To Boddy, this gaudy show of excessive finery was an obscenity. And it didn’t stop at his coat and sword. Hanging in heavy ropes round Breken’s neck was a fortune in pearls. Probably his  marriage necklace. Spew on it, man, did he leave any oysters in the Sarak Sea?

Boddy’s eyes tracked down to the lafard-legere’s booted feet. Spotted-toad-skin leather—and even these hosted gems set in filigreed gold. Though, hey, his brecks were plain unadorned ruby-red silk! Boddy approved the colour. There was also a suggestion of a cloak around him, seen as a flash of white fur. Minever, the Rothi called it. It was had from their specially-bred cats. The only thing missing was a hat. But with so many stones glittering amongst his plaits it would be a shame to hide them. Those stones—again rubies and sapphires, but paler—continued into his beard.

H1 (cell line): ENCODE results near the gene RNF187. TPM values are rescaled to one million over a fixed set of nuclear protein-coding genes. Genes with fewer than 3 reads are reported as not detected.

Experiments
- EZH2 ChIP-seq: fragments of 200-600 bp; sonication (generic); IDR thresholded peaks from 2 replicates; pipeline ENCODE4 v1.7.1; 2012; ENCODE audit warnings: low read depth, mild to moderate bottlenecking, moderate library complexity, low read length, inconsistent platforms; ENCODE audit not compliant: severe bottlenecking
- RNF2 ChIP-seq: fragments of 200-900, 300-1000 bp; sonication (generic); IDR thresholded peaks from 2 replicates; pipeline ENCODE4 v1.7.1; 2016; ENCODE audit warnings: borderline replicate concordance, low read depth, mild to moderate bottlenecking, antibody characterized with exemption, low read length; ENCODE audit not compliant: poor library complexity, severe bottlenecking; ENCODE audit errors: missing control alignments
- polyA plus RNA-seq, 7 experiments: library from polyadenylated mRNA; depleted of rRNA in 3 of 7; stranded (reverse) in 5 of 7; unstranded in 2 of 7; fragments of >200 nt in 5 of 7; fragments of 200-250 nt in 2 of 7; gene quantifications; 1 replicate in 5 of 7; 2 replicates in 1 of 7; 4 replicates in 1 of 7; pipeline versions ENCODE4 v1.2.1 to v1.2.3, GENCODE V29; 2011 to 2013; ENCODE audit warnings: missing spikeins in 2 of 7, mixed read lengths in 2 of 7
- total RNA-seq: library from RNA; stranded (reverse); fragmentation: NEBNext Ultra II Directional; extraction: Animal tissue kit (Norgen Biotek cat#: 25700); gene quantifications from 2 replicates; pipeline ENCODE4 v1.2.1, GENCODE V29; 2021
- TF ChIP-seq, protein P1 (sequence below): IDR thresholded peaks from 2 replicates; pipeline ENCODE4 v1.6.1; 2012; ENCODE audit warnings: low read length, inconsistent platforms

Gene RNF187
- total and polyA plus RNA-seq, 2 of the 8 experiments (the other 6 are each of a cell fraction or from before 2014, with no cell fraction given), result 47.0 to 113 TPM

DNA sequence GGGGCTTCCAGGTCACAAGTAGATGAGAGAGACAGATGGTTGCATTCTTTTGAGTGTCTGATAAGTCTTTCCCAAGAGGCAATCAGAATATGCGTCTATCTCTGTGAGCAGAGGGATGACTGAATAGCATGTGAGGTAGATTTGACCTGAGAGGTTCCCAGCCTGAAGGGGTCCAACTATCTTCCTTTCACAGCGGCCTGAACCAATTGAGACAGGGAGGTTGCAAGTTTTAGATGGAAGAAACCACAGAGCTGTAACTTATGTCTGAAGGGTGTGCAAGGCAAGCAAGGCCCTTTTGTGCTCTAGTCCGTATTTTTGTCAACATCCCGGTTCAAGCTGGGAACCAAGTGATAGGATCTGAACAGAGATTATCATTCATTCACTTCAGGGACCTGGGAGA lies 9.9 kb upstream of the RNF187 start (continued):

Yeah zo, even the holden were flashily dressed, tift and trapped to the hilt. Great, yeah, fine. But what do they know of worth, these clink-a-chinks touched and tainted by Mercury’s curse? They assess it by carats when it should be assessed by what’s in a man’s heart.

“Kalamite Runman.”

Ghats! Boddy sat back as if rapped. ‘Avoid the runmen,’ Ryal had said, ‘—particularly that Kalamite, and he’s easy to recognise.’ Yeah, right, he should have realised who the malodorous maniac was. He realised it now as the red-stained man stepped forward. Ghats, but he stank. But at least he wasn’t dripping in all that glittering shit.

“You caught this man in Wood Tower, you say,” Breken Lafard said. “But why bring him to me? I have never known you runmen refer your executions to me.”

Execution, there was that ‘death’ word again. Boddy shuddered. And Ryal had said nothing of that—of wood towers and runmen and executions. Boddy tried to swallow but his throat was suddenly dry. So did this mean he’d not trespassed upon Disa’s ward-holder, but upon another? Or was Gowen Sivator a runman too? Yet Disa hadn’t said, and Boddy was sure that she would have if that were the case. As he remembered, she didn’t much rate the runmen. If they all smelled like this one, he wasn’t surprised. But whichever, whatever, it didn’t take a genius to see he was deeply enmired.